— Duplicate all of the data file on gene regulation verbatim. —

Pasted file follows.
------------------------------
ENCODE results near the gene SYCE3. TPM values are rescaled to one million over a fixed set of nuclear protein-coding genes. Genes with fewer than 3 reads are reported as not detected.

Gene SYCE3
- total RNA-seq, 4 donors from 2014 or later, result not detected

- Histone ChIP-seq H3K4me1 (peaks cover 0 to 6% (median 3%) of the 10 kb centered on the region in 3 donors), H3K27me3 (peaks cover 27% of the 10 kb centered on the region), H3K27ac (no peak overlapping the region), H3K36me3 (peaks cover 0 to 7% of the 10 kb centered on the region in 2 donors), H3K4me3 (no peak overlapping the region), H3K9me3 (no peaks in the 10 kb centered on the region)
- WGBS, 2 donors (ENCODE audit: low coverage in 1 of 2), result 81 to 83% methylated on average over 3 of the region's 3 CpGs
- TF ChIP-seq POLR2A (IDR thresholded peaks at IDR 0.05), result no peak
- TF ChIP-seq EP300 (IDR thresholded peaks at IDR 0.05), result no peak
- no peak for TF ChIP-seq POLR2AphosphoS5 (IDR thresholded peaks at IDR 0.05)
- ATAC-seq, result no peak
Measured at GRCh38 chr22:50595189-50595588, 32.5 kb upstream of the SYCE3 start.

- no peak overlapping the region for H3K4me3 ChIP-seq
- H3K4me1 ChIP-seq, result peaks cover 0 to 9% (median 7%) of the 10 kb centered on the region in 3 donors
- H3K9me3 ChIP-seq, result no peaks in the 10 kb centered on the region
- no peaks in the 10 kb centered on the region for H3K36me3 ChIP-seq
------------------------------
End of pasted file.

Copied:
ENCODE results near the gene SYCE3. TPM values are rescaled to one million over a fixed set of nuclear protein-coding genes. Genes with fewer than 3 reads are reported as not detected.

Gene SYCE3
- total RNA-seq, 4 donors from 2014 or later, result not detected

- Histone ChIP-seq H3K4me1 (peaks cover 0 to 6% (median 3%) of the 10 kb centered on the region in 3 donors), H3K27me3 (peaks cover 27% of the 10 kb centered on the region), H3K27ac (no peak overlapping the region), H3K36me3 (peaks cover 0 to 7% of the 10 kb centered on the region in 2 donors), H3K4me3 (no peak overlapping the region), H3K9me3 (no peaks in the 10 kb centered on the region)
- WGBS, 2 donors (ENCODE audit: low coverage in 1 of 2), result 81 to 83% methylated on average over 3 of the region's 3 CpGs
- TF ChIP-seq POLR2A (IDR thresholded peaks at IDR 0.05), result no peak
- TF ChIP-seq EP300 (IDR thresholded peaks at IDR 0.05), result no peak
- no peak for TF ChIP-seq POLR2AphosphoS5 (IDR thresholded peaks at IDR 0.05)
- ATAC-seq, result no peak
Measured at GRCh38 chr22:50595189-50595588, 32.5 kb upstream of the SYCE3 start.

- no peak overlapping the region for H3K4me3 ChIP-seq
- H3K4me1 ChIP-seq, result peaks cover 0 to 9% (median 7%) of the 10 kb centered on the region in 3 donors
- H3K9me3 ChIP-seq, result no peaks in the 10 kb centered on the region
- no peaks in the 10 kb centered on the region for H3K36me3 ChIP-seq